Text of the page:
Jam is something that is generally a no go for women with gestational diabetes as it causes rapid, high blood sugar levels.
Let’s look at why it causes a problem: Fruit is high in fructose (natural sugars in fruit). It is then cooked, meaning it is broken down and digested much faster than fruit in it’s raw form, therefore turns into glucose in the bloodstream much faster and has lots of sugar added to it.
Diabetic and low or no added sugar jams and preserves may be tolerated by some, but once again are high in carbs due to the amount of cooked fruit in them and many cause gastric upset due to the types of sweeteners added to them.
The next problem with jam is what it’s usually eaten with; carbs. We tend to spread it on bread or toast, add it to cereals like porridge or spread on scones or cakes. All of these things are high in carbs and so it’s just sugar added to more sugar.
This raw chia seed jam may not be tolerated by all, as it’s still mashed fruit. However, if you are looking for a sweet blob of jam to add to your peanut butter on toast, yogurt, or one of our well paired cake or pancake recipes, then this jam may be the answer you’re looking for and is worth a try if you tolerate berries well.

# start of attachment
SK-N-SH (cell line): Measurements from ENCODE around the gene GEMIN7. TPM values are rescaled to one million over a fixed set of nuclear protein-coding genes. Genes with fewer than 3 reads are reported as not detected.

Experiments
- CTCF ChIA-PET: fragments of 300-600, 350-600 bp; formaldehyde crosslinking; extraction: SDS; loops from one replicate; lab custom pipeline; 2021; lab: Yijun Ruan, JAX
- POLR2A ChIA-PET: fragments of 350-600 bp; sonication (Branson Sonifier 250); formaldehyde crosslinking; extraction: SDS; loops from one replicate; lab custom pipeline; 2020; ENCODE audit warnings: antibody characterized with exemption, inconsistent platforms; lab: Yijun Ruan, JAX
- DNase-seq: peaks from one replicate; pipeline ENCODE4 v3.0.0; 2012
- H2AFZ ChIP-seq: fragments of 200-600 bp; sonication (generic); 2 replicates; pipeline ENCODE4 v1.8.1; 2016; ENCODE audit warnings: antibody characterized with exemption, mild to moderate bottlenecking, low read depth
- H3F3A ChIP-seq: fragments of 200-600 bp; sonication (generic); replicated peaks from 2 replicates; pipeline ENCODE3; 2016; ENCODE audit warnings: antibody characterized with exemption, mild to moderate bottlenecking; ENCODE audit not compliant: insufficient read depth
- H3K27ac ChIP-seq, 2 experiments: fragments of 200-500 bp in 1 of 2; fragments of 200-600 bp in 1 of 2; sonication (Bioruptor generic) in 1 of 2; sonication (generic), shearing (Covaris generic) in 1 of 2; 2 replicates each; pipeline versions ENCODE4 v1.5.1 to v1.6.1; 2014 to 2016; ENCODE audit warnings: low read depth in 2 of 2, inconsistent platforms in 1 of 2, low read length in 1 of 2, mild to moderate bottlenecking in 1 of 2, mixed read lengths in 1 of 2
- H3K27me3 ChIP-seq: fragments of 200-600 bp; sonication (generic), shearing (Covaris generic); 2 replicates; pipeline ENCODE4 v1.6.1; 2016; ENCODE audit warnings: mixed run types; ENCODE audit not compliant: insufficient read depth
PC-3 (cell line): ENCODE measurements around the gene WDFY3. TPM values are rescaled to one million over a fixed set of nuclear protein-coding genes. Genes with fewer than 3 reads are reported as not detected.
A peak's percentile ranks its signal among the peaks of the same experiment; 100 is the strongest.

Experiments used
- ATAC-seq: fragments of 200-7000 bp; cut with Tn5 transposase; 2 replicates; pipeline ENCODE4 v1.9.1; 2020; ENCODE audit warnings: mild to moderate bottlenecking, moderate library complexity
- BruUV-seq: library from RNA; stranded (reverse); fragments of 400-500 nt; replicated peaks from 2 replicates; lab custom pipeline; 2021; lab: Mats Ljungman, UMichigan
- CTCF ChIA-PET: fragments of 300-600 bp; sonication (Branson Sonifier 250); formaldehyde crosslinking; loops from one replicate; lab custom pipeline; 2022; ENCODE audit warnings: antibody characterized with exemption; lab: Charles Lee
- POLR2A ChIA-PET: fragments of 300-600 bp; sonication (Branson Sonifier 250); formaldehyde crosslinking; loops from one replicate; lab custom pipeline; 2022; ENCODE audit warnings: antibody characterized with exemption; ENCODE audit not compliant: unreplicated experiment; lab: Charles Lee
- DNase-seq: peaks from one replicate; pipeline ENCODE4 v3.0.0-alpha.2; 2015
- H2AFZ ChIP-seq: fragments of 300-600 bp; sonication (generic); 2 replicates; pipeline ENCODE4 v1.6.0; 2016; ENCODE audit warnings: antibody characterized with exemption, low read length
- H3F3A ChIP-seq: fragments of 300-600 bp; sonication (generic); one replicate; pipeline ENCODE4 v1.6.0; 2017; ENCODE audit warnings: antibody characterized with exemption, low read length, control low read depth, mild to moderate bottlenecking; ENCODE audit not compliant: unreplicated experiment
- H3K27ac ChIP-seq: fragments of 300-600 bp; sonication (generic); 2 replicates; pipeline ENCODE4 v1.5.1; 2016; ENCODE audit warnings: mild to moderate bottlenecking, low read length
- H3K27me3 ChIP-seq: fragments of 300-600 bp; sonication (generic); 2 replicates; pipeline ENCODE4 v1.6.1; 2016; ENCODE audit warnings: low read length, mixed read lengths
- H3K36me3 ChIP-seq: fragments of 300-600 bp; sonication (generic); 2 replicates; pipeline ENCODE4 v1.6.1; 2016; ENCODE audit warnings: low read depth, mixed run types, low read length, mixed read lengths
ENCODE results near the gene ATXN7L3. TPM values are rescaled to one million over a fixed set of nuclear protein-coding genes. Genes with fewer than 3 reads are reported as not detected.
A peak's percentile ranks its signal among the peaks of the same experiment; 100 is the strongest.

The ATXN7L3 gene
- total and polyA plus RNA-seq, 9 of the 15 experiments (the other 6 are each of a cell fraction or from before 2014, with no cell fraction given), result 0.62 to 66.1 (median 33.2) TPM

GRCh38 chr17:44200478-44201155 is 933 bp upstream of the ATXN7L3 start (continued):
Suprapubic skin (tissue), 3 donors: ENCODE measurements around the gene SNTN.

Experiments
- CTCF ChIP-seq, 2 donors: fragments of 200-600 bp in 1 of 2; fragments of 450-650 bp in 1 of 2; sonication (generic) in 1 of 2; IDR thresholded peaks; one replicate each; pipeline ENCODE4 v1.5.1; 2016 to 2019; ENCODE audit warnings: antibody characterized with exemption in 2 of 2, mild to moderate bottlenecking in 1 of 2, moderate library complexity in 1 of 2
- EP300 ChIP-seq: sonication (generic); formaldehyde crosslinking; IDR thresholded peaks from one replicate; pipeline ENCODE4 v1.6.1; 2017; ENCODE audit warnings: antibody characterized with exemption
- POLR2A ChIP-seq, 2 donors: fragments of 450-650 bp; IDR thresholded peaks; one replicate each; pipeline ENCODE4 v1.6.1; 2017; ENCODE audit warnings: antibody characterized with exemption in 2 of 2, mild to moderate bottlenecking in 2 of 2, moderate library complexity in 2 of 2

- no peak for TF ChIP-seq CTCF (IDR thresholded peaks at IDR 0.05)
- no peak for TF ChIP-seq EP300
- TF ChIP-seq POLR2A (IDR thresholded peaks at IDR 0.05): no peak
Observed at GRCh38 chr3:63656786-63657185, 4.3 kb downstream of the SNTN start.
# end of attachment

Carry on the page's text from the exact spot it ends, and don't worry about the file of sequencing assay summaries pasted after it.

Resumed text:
This jam can be made with any berries, rhubarb or gooseberries, so get out there and get picking! Berries are lower GI than many fruits and so are more tolerable for people with diabetes. Strawberries, raspberries, blackberries, blackcurrants, red currants, cherries and gooseberries will all work well.
Chia seeds are powerful little seeds. They are packed with omega-3 fatty acids, protein, fibre and antioxidants. These funny little seeds also plump up and become gelatinous in liquid (similar to tapioca in texture), meaning they are great for puddings and to create a natural gelling agent in this jam!
- 300 grams berries fresh or frozen
- 2 tbsp chia seeds
- 1 tsp lemon juice
- 1 tbsp agave nectar or granulated sweetener to taste (optional)
- If using frozen berries, leave them to defrost overnight or pop them in the microwave to defrost (but avoid 'cooking' them by overheating). They should be thawed enough to eat without being hot to touch
- Mash the berries with a fork to your desired consistency. If you blitz or blend the fruit then you are breaking it down more, which means that your body can break down the fruit into sugar much faster. I therefore leave my fruit quite lumpy/chunky and like this texture
- Add the chia seeds, lemon juice and agave or sweetener to taste. Please note: you do not need to add agave or sweetener unless you want to. If you think the berries alone are sweet enough then there is no need. Mix well
- At this point you pour the jam into a jar or tub with a sealable lid, or cover with baking parchment paper
- Add the jam to the fridge and chill for 1-2 hours. The chia seeds will plump up and absorb the liquids, creating a thicker jam like consistency which can then be spread
Nutritional info. is based per serving unless stated otherwise and is only a guide. The nutritional content will vary depending on the exact ingredients used